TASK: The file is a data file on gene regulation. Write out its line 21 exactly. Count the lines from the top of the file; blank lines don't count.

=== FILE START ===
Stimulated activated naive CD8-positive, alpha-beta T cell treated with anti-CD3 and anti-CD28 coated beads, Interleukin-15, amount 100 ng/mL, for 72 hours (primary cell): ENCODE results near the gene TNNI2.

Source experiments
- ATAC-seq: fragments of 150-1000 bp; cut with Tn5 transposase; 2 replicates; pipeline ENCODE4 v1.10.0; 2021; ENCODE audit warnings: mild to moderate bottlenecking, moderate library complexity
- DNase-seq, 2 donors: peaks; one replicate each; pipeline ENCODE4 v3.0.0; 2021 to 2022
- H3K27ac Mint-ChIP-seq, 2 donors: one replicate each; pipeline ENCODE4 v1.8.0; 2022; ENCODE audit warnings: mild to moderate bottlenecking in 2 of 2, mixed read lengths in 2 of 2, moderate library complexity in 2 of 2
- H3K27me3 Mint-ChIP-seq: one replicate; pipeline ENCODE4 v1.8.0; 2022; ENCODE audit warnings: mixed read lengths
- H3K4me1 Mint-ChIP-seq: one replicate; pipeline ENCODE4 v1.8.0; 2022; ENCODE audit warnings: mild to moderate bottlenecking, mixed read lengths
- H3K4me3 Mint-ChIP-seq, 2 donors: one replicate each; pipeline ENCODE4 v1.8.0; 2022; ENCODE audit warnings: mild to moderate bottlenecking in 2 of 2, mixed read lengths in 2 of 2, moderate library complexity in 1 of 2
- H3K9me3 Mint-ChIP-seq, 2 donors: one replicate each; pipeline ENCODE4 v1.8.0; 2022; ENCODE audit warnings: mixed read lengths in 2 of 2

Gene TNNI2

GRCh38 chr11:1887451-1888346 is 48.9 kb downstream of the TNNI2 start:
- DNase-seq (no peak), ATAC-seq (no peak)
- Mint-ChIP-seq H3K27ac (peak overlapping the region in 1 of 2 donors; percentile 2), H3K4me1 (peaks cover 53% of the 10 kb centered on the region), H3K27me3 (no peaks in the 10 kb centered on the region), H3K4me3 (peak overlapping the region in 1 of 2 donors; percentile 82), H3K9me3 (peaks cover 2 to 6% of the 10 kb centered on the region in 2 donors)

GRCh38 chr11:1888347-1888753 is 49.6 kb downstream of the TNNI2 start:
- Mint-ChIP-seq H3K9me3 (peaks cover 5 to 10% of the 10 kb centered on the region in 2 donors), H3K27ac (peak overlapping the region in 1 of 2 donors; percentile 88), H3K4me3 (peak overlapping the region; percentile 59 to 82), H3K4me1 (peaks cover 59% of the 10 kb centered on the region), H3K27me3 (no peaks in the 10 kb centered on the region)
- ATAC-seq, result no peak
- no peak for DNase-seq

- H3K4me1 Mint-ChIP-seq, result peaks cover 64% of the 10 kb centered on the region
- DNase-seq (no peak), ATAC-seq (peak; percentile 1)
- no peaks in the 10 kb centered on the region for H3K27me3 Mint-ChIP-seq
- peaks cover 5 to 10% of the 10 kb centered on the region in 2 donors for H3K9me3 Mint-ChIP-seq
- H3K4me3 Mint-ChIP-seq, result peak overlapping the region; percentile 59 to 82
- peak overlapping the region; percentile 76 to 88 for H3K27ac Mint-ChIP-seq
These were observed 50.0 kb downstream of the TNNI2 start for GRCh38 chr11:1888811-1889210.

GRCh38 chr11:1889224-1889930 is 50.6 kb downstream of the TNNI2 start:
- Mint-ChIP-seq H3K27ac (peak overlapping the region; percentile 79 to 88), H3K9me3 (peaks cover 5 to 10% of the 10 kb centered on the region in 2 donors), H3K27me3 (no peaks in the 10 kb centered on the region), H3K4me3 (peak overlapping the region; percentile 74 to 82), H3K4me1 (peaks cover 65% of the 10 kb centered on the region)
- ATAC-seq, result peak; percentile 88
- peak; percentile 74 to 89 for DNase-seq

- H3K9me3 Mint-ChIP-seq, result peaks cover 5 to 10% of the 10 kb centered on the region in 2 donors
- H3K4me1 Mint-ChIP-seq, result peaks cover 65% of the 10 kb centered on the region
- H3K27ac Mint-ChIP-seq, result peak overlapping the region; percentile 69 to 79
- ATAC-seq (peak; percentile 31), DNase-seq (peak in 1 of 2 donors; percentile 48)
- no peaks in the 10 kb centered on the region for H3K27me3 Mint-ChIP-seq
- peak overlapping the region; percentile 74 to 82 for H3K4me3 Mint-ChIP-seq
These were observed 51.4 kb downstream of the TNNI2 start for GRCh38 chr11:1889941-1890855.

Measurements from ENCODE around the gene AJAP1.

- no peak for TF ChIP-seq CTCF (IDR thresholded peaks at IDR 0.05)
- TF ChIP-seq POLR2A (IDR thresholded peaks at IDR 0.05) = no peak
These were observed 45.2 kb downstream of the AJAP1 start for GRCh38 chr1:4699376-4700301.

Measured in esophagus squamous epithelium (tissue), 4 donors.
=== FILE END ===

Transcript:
- peaks cover 5 to 10% of the 10 kb centered on the region in 2 donors for H3K9me3 Mint-ChIP-seq